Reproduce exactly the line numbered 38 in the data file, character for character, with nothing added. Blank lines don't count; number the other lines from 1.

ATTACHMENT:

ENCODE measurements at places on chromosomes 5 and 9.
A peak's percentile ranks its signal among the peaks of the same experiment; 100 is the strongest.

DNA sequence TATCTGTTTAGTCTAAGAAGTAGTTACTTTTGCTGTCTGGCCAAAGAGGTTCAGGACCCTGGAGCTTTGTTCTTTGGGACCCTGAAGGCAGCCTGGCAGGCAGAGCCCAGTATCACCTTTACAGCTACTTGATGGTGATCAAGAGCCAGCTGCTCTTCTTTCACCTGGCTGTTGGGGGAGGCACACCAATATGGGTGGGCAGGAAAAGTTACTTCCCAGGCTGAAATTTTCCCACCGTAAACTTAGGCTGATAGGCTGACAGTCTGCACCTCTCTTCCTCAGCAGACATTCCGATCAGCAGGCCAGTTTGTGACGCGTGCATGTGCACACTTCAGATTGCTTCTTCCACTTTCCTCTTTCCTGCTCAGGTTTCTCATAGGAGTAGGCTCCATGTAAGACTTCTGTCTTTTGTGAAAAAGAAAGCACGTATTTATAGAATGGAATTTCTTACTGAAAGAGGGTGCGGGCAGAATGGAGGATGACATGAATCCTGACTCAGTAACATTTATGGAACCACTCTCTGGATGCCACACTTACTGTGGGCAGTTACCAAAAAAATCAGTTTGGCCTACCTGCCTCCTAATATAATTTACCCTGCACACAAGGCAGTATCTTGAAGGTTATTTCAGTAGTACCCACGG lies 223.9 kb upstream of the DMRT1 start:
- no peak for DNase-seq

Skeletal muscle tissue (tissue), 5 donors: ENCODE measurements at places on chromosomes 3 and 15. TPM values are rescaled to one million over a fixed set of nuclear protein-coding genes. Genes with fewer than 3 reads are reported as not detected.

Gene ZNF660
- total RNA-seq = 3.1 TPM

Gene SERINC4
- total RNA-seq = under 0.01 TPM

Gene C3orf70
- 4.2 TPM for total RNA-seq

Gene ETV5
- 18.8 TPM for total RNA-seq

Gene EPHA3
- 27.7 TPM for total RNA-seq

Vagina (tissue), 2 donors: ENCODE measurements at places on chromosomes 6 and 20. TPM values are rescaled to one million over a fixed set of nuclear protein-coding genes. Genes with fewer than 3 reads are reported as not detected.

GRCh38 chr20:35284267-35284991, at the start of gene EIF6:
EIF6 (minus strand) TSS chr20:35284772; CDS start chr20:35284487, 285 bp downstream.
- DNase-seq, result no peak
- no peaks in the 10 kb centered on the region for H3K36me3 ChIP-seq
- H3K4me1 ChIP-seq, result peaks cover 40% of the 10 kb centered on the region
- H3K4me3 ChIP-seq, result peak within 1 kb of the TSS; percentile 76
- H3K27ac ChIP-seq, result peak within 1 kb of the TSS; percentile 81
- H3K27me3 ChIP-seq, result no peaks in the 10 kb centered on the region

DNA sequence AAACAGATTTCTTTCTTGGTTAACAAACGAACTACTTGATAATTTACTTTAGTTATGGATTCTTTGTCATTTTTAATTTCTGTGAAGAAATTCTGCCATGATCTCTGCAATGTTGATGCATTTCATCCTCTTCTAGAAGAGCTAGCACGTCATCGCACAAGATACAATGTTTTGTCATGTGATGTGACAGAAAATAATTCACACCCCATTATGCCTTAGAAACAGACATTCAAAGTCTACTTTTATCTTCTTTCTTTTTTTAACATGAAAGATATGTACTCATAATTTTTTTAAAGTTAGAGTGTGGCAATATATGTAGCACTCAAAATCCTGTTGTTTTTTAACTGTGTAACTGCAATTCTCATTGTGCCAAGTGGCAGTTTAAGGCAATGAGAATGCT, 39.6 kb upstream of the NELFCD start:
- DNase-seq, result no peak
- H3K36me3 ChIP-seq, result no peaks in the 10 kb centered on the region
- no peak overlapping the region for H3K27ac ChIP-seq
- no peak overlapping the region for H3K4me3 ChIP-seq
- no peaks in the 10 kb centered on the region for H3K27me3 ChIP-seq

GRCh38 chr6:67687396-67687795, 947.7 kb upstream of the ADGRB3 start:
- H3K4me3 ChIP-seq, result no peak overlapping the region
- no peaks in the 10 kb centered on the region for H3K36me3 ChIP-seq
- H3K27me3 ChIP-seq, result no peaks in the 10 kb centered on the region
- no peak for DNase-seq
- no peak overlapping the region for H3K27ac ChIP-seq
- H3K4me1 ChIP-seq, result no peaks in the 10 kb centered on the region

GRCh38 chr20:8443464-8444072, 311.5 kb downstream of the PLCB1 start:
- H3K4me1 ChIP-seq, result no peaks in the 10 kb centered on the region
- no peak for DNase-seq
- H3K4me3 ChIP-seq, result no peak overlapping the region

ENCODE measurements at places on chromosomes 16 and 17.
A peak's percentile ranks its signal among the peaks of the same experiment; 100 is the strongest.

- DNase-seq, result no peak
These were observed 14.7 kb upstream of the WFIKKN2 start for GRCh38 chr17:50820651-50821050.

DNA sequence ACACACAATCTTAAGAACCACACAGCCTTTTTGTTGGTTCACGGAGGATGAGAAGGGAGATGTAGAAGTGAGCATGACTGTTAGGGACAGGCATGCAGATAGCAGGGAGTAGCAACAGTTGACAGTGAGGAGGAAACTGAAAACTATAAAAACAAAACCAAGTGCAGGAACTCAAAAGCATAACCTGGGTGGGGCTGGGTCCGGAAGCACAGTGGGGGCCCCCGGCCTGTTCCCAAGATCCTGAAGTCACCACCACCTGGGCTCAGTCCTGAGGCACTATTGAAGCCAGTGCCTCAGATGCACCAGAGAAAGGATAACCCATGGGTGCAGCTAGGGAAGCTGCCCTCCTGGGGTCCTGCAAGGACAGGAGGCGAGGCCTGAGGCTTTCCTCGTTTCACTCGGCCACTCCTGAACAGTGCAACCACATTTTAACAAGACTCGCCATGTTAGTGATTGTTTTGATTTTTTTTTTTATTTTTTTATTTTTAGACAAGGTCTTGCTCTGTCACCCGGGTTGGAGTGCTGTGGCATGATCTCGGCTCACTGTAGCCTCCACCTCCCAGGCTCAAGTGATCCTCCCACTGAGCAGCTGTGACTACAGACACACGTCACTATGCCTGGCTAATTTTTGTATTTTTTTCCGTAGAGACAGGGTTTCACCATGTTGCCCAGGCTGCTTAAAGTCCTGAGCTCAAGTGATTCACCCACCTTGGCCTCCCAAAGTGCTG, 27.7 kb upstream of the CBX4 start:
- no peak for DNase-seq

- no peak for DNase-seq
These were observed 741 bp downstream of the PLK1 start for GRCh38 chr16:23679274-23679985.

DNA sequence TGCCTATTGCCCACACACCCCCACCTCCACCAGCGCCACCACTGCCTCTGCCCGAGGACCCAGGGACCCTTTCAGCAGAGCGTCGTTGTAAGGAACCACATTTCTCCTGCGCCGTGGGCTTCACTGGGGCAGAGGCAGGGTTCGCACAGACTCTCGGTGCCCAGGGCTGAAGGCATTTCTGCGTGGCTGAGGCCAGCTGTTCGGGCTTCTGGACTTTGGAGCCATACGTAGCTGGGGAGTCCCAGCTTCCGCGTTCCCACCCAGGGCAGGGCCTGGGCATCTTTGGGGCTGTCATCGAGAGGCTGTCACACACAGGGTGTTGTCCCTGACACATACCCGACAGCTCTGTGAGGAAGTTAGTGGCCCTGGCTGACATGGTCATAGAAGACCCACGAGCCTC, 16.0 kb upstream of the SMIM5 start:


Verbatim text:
GRCh38 chr20:8443464-8444072, 311.5 kb downstream of the PLCB1 start: